Convert protected wma's to mp3 or .m4a (AAC) for use in i-Pod using the easiest, least complicated t

Discussion in 'Windows Media Player' started by audiohead, Sep 4, 2005.

  1. audiohead

    audiohead Guest

    I'm not a computer genius by any means, but through a lot of trial and
    error, persistence, and a little luck I figured out how to easily
    convert protected (DRM) WMA'a into high quality MP3 and ACC (for i-Pod
    use) music file formats.

    You need Windows Media Player v10 and i-Tunes v4.7, and two additional,
    inexpensive, readily available software programs that you can download
    or purchase via storefront.

    I created this tutorial/manual because I downloaded a hundred songs
    from musicnow.com and then learned the hard way that I could not play
    these protected wma's on my $400.00 i-Pod. I was pissed and decided to
    do something about it.

    Check out the details at http://home.earthlink.net/~magnel709j
     
    audiohead, Sep 4, 2005
    #1
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  2. audiohead

    Zarax Guest

    This is most likely a scam, please refrain from using such lowly methods of
    advertising in a technical support newsgroup.
     
    Zarax, Sep 4, 2005
    #2
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  3. audiohead

    audiohead Guest

    Would it be so lowly if I offered this information for free? I spent
    hundreds of dollars and hours figuring this out because I had five
    hundred plus DRM wma music files that I wanted to import to i-Tunes. I
    posted this information because there is obviously a need for it.

    Why don't you order the manual and find out first hand if it's a scam
    or not? If it doesn't work for you send the manual back to me and I'll
    give you your $19.95 back.
     
    audiohead, Sep 4, 2005
    #3
  4. audiohead

    Zarax Guest

    If you want to put it this way there are two things to consider:

    1) if you use get around tricks like burning+recompressing or something like
    that you're going to have a lower quality "copy" of the file you bought, not
    really something many people would like imho

    2) if you use some kind of software to break the encryption (unlikely to be
    effective with the later DRM versions since there is no notice of breaks in
    the update encrypted code) then you're violating the DCMA, and so committing
    a crime.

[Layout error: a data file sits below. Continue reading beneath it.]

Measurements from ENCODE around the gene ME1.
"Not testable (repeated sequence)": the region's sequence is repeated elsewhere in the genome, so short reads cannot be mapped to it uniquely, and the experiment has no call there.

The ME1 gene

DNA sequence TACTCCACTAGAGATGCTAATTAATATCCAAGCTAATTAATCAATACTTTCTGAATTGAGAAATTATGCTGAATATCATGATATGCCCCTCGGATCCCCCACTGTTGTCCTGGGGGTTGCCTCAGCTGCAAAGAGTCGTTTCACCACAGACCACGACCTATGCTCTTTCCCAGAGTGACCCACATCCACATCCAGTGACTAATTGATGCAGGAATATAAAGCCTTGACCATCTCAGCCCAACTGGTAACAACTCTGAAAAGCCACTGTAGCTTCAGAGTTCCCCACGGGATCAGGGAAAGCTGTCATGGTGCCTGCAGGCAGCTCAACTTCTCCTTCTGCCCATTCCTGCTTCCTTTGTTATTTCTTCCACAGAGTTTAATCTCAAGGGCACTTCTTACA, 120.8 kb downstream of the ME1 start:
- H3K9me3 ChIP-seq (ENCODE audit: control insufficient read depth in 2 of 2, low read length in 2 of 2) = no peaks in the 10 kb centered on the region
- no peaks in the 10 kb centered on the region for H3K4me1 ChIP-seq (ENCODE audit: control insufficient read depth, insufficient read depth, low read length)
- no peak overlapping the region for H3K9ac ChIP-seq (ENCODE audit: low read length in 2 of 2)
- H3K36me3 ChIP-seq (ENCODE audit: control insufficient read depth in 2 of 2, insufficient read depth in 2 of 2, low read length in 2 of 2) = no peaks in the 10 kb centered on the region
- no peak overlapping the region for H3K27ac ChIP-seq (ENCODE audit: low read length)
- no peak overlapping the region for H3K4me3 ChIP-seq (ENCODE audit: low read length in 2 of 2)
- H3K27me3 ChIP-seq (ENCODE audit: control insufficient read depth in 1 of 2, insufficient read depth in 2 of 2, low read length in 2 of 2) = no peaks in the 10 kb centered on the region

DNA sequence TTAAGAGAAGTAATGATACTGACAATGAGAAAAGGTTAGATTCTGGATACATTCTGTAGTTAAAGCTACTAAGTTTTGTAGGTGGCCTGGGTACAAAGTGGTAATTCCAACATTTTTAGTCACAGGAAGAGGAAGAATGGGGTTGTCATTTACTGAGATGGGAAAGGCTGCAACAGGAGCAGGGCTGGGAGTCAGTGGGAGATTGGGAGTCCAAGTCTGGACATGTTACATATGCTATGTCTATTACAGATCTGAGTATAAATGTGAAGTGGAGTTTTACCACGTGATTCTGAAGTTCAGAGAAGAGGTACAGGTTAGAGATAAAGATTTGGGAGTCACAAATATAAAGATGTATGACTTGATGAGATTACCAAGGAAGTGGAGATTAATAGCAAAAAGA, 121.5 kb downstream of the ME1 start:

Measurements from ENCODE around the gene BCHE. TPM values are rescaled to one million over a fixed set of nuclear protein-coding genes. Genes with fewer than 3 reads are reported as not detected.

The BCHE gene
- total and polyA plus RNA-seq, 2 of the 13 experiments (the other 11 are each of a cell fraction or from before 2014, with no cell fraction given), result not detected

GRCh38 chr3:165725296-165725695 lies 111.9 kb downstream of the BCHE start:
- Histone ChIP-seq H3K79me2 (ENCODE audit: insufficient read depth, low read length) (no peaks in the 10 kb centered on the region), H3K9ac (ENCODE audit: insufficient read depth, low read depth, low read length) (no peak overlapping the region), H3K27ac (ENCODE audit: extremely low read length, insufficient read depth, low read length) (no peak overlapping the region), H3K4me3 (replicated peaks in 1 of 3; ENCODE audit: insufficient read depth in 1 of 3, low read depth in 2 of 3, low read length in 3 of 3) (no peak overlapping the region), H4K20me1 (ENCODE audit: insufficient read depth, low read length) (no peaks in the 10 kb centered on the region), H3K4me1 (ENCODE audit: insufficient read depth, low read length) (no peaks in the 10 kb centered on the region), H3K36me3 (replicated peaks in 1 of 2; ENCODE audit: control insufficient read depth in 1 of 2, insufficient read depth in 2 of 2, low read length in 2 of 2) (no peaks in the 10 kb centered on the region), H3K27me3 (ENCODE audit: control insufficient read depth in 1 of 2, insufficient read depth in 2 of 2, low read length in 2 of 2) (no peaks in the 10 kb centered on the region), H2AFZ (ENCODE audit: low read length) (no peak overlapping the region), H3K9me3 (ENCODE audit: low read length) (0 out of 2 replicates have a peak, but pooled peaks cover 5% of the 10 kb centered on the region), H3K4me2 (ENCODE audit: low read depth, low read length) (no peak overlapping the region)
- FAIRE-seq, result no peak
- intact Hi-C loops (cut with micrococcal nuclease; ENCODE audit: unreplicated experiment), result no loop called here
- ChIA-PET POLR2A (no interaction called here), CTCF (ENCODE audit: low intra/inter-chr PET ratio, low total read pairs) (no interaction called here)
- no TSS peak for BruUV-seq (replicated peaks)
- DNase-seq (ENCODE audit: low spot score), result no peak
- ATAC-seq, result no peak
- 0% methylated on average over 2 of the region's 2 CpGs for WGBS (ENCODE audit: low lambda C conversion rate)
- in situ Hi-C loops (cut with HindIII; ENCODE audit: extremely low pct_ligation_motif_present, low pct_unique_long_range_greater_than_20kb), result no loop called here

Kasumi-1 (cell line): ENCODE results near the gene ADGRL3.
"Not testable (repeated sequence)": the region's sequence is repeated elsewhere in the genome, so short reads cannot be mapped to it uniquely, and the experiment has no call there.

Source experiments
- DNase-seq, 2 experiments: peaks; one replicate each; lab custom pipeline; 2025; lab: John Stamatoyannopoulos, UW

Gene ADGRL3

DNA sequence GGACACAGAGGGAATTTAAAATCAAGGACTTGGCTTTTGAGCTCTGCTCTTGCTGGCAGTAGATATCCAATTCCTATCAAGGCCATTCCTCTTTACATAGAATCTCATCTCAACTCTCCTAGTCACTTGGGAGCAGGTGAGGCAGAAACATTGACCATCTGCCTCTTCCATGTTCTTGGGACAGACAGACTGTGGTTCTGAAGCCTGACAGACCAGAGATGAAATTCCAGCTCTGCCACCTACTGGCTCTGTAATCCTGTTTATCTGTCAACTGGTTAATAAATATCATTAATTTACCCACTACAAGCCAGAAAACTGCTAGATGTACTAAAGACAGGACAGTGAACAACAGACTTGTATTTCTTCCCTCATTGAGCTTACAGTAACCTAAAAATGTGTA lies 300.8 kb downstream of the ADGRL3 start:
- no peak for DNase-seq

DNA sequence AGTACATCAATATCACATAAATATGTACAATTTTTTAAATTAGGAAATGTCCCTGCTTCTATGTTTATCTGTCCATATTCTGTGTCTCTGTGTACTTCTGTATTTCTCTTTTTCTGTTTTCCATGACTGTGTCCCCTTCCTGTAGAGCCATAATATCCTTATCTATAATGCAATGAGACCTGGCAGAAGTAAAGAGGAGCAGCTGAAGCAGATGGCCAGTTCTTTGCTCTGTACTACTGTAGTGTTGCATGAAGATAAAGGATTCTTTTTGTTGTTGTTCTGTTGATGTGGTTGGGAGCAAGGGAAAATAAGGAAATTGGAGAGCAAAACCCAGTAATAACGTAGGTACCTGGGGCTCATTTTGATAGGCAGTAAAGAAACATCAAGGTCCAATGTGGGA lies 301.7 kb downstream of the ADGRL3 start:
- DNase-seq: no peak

Because of the potential consequences listed before, it is my duty to inform
    the users about them.

    That said, the I-pod is tied with I-tunes, if you spent 400 bucks on it
    after you bought hundreds of WMA songs I really have to say that it's not
    really a bright choice, since there are several devices that can play DRMed
    WMA for less saving you money and work.
     
    Zarax, Sep 4, 2005
    #4
  5. audiohead

    audiohead Guest

    Some additional things to consider:

    If you want to know the "tricks" you have to buy the manual. There's no
    compression involved and there's negligible decrease in file size. The
    file size on disk actually increases when DRM .wma is converted to
    ..m4a. Here's an example of file size from a DRM .wma conversion.
    Original DRM .wma file (3,559,424 bytes); conversion to .mp3 (3,530752
    bytes); and to .m4a (3,584,000 bytes). There is no degradation in
    sound quality. If you can tell the difference in sound between these
    music files then you're not human and are likely of the Canine variety.


    There is no software out there, except maybe in Bill Gates' vault that
    can break the DRM encryption. It would take the best code breakers in
    the world and a supercomputer running 24/7 for a few years to break
    this code. I neither have access to Mr. Gates' vault nor to a
    supercomputer.

    I never really was an i-Pod fan until I discovered the seamless
    interface, and simplicity between i-Tunes and i-Pod. It's a beautiful
    thing. I have several mp3/wma players that I don't need anymore. If
    you want them, there yours.

    No one hates being scamed or ripped off more than I do. If my product
    didn't work for me 100% I wouldn't be selling it. There actually still
    are a lot of legitimate sellers out there in cyberland that have
    morals. I can understand your reservations. I've also had a few bad
    experiences buying on the net. Like I said before if my conversion
    process doesn't work for you I will refund your money.

    I just started selling this system a few weeks ago and I already have
    dozens of satisfied customers. For every negative, jealous,
    unbelieving response I get on these forums I'm selling three Conversion
    Kits.

    Thank you for pointing out these "things to consider". Now, your only
    duty left is to buy the Conversion Kit.
     
    audiohead, Sep 5, 2005
    #5
  6. audiohead

    audiohead Guest

    Nothing to say about this? Good. Hope you can now move on to something
    more constructive like troubleshooting.
     
    audiohead, Sep 6, 2005
    #6
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